Are there resources (books, blogs...) which describe proven techniques to obtain certain effects? For example: you will obtain this effect if you use the first person, effective ways to describe fear, doubt, exhaustion, love... are the following.
Writers read. We read lots of things in order to learn from our betters how they do what they do. Read the instructional blogs and books, but being a reader who picks apart stories and sentences to see how they achieve their effects will provide better, more inspiring, instruction.
Yes and no.
Yes: There are heaps of resources to explain how to do pretty much anything in writing.
No: The world changes and humans change faster. What worked once might not work later, and a technique that might be used to great effect now could be a tired cliche in a few years. Plus your readers will all be different. The first time I read the twist that the narrator was the murderer all along, I was thrilled. After that, it's old hat. But other people might read the same books in a different order...
More specifically to your examples, you can read about the general consensus on which 'person' to write in, but when it comes to describing emotions on the page - finding the perfect, original way to do this is every writer's goal. If it were fixed (or easy) we wouldn't need writers to be creative.
Having said that, you should read about 'motivation-reaction' units, which break down reactions into: Feeling > Reflex > Rational speech / action. That's quite helpful to understand. http://www.advancedfictionwriting.com/articles/writing-the-perfect-scene/ (you have to scroll down a fair way)
At first this seemed a superficial Q, but when you think about it, why not?
In many arts, like painting, there are clear technical manuals. This is in no way limited to “crafts”. Obviously the artist interprets and applies the method, or goes against it, in his own personal way. Why should writing be different?
There should be
“proven techniques to obtain certain effects?”
Unfortunately, Adrien Hingert, I am not aware that any such site exists. You might find some answers by combing through S.E. Writers for Q like:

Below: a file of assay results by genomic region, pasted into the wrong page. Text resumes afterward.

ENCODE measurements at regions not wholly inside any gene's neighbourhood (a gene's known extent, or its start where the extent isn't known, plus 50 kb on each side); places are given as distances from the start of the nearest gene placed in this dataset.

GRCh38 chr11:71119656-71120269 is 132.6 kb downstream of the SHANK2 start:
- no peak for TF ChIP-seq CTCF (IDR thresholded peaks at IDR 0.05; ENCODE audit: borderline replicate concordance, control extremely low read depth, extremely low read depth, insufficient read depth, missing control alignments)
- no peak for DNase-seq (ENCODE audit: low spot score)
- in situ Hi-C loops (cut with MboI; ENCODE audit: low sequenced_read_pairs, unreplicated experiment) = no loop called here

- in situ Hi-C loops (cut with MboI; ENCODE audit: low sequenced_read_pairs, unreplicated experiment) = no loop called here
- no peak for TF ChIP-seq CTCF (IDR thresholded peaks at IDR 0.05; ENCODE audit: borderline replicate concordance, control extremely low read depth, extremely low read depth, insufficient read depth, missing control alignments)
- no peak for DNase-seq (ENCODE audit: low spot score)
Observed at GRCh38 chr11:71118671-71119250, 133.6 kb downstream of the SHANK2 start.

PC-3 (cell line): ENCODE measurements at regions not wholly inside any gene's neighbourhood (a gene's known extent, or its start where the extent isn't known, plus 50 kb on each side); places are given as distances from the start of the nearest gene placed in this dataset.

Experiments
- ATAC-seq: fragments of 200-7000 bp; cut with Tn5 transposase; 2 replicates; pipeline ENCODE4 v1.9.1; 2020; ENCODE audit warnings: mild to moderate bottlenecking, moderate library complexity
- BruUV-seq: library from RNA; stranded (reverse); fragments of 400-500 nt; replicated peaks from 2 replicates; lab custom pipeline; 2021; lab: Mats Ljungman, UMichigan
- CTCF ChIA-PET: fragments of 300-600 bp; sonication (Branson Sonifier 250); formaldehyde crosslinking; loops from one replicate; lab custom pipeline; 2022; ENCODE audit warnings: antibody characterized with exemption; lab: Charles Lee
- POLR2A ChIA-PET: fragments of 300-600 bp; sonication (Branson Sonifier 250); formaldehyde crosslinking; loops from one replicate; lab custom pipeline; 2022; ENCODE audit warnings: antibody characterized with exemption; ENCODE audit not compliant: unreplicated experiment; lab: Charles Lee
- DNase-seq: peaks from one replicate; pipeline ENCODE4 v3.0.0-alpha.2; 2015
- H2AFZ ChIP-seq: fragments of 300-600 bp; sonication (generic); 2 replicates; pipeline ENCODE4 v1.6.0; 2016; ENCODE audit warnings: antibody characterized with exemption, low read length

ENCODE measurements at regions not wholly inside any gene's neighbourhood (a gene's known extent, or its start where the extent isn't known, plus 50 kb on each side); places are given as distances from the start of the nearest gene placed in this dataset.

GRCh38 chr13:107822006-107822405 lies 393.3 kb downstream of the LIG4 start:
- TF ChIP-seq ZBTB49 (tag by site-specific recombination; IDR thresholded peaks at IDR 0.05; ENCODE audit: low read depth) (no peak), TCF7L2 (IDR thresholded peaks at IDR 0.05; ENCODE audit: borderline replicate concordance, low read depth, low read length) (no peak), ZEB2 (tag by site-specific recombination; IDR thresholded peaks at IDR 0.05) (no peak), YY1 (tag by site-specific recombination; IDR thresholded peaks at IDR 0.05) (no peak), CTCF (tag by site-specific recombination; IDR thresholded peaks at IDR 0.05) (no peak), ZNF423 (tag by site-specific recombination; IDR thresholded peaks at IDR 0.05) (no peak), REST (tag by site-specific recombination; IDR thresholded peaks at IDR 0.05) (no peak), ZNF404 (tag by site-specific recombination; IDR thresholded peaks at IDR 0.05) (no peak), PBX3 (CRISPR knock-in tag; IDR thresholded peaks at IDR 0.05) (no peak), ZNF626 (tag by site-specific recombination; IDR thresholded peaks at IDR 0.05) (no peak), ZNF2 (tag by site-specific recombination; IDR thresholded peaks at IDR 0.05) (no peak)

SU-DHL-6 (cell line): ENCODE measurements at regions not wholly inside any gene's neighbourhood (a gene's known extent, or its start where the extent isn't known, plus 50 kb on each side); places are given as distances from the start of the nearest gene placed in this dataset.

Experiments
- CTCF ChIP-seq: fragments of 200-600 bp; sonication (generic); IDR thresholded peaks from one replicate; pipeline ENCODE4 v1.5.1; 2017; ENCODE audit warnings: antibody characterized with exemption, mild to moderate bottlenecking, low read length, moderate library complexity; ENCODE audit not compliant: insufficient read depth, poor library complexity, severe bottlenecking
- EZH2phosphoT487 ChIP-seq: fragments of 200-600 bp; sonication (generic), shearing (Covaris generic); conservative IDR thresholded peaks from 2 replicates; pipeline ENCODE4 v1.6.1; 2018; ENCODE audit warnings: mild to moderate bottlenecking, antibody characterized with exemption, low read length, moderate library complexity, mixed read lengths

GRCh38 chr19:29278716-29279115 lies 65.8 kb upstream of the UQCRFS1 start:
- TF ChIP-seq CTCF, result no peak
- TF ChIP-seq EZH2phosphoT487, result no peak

If you are looking for effective techniques for producing an effect on the reader, you will not find them in writing so much as in storytelling. It is in the juxtaposition of people and events that you create an emotional effect. Robert McKee's book Story may be useful to you on this point. He makes that point that a good story badly written beats a bad story beautifully written every time.
I'll add to the already good answers:
effective ways to describe fear, doubt, exhaustion, love...
There are a lot of writing guides out there, some more general, some more specific. Some bad, some good. I'll tell you about my experience with a book called "the Emotion-Thesaurus" that a friend gifted to me and I'm using (even if not consistently).
As the title implies, it's a dictionary for emotions (Love, Anger, Despair ...). Each one gets two pages with useful informations, such as external cues, internal cues, effects of prolonged exposure, related emotions and so on. So it's a pratical guide to make your writing more vivid.
In my experience, I'm used to show certain emotions in a certain way. One of my characters bites her lips when she's feeling uncertain. Yet I can't use it too much, and I can't apply it to everyone, so the thesaurus comes in handy: other characters may show uncertainty by averting their gaze, stuttering, pausing for some time ...
So this may be a resource worth checking. Consider that it's not something you're supposed to read from start to end (I suppose it would be extremely boring, trying to read a dictionary). It's as good as you're willing to open it up each time you want to give more depht to a given emotion.
As a habit I read some educational General Literature and Factual/Referance on Google Books (previews are free)
I'm not familiar with anything exactly matching your description, but you might want to take a look at tvtropes. They don't describe how to archieve certain effects, but they do describe more or less general concepts (so-called tropes). Some tropes are things you can just use in a story (e.g. tomato surprise, lampshade hanging), while others are concerned with completely different things (e.g. writing by the seat of your pants).